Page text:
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Thingiverse suffers breach of 228,000 email addresses • The Register

Thingiverse, a site that hosts free-to-use 3D printer designs, has suffered a data breach — and at least 228,000 e-mail addresses of unfortunate users are circulating in black-cap crime forums.

The news of the violation came from Have I Been Pwned (HIBP), whose supporter Troy Hunt uploaded 228,000 violated email addresses on the site after being notified of their distribution in the forums.

Hunt said on Twitter that more than two million addresses had been violated. He described this by saying that the majority are email addresses that appear to have been generated by Thingiverse itself, judging by their format: webdev + $ username @ makerbot[.]s.

The HIBP supporter also claims that some of the data includes badly encrypted passwords: the one he highlighted was an unsalted SHA-1 hash that was allowed next to the “test123” password.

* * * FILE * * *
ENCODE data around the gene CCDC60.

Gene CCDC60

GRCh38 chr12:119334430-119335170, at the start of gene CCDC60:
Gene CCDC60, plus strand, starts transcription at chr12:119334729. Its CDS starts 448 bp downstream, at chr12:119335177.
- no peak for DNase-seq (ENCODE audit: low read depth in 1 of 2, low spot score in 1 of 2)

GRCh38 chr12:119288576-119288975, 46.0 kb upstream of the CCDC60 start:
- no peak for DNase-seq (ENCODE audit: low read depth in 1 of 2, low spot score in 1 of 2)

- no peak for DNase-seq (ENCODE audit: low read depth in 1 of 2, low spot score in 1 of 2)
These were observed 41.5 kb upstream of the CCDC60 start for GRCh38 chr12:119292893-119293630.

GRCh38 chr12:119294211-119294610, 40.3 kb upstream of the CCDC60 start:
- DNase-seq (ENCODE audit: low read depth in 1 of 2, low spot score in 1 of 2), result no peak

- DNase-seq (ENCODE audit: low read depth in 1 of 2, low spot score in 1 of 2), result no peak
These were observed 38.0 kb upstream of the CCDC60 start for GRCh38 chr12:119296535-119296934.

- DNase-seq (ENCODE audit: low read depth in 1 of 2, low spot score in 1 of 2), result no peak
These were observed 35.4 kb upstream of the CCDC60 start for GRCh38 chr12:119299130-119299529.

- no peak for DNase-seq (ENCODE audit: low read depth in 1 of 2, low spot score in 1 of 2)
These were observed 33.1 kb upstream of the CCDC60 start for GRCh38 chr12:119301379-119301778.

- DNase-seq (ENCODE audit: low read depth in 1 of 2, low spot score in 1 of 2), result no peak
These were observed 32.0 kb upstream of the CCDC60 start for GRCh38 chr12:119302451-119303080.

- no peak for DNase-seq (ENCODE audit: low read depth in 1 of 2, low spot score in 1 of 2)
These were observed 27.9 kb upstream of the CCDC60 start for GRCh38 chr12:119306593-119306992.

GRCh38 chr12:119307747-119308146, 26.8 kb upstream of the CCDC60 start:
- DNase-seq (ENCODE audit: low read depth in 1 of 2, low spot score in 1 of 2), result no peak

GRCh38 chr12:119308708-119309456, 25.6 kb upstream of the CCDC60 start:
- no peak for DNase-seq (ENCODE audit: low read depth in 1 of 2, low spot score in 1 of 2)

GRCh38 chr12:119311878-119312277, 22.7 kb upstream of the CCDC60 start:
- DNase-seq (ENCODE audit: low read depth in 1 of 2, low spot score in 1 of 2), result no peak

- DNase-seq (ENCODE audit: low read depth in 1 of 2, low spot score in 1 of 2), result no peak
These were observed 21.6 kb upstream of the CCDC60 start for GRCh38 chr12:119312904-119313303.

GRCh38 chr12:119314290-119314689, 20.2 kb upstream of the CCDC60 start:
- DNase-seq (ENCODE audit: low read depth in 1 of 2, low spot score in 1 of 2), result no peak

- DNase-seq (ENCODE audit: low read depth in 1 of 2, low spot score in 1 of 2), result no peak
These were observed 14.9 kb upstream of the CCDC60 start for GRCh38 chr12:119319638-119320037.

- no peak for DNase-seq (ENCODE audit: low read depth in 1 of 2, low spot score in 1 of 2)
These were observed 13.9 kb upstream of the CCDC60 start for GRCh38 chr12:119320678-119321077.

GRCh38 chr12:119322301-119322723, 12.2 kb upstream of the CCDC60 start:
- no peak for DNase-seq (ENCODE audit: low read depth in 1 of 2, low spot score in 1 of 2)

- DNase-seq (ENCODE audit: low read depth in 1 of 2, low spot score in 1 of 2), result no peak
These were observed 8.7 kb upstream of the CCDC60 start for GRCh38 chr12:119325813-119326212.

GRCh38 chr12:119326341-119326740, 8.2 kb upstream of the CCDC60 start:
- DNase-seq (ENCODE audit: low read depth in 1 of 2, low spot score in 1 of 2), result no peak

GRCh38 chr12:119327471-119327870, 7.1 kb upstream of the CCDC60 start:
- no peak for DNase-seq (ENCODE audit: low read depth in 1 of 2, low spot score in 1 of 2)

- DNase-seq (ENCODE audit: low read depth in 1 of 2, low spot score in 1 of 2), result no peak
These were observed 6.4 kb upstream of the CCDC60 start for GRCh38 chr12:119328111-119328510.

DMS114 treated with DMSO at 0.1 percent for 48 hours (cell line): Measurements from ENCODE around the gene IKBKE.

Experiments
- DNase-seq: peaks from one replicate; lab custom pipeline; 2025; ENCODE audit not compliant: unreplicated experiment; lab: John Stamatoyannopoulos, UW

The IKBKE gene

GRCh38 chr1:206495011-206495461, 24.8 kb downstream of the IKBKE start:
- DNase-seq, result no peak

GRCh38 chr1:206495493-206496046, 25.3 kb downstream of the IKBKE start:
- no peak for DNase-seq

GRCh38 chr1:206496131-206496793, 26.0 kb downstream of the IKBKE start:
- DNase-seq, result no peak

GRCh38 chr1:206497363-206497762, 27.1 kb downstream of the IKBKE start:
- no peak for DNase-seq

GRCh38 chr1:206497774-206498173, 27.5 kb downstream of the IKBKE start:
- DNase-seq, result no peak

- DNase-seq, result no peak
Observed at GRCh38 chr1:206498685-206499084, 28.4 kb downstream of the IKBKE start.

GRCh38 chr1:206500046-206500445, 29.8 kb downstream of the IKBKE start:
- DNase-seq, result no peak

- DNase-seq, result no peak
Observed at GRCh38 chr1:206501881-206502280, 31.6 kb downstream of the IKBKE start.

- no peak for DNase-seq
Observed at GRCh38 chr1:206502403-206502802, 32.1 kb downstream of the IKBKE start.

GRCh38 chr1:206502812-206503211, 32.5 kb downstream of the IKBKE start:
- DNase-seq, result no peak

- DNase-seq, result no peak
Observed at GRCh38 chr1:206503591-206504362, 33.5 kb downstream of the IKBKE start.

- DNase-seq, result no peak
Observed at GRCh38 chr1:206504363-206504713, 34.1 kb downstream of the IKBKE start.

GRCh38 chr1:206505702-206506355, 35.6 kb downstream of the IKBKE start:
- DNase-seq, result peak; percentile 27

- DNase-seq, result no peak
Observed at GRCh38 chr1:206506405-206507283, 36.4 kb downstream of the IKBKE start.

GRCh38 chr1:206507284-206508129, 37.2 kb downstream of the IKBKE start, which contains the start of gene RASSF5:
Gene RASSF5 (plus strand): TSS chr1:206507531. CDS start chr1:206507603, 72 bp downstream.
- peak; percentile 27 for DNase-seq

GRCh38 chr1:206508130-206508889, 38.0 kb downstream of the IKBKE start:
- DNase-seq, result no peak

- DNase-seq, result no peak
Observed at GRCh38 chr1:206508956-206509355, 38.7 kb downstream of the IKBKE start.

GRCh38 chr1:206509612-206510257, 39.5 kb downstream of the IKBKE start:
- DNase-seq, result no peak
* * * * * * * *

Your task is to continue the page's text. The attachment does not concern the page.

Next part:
Thingiverse is owned by 3D printing company Makerbot, last seen on these pages in 2015, when it was staff reductions after failing to achieve “ambitious goals”.

Makerbot did not react much to his personal overtures, Hunt said on Twitter, eventually forcing him to go public in the hope of convincing someone that the source of the violation should be closed.

We asked Makerbot of Brooklyn for comment on Hunt’s observations, which extend to a number of tweets that can be read in full by clicking above. The company does not appear to have publicly acknowledged the violation so far.

Detecting violations is sometimes a difficult topic. Earlier this week Reg reports the case to a company that asked a researcher who reveals responsibly not to reconnect with them. In this case, the researcher was trying to warn the company that the Laravel debug page reveals the username and password for the database – quite disturbing, given that Schools Marketing Company Ltd claims to have data on a million teachers and staff. of the school administrator.

Earlier this year, a heavy attempt to disclose information from a technician who had previously worked with an open source organization led to a police call and a threat to sue the Supreme Court, all due to misunderstandings.

Sometimes, however, some companies just don’t want to hear bad news – which makes it even more important to contact them. ®

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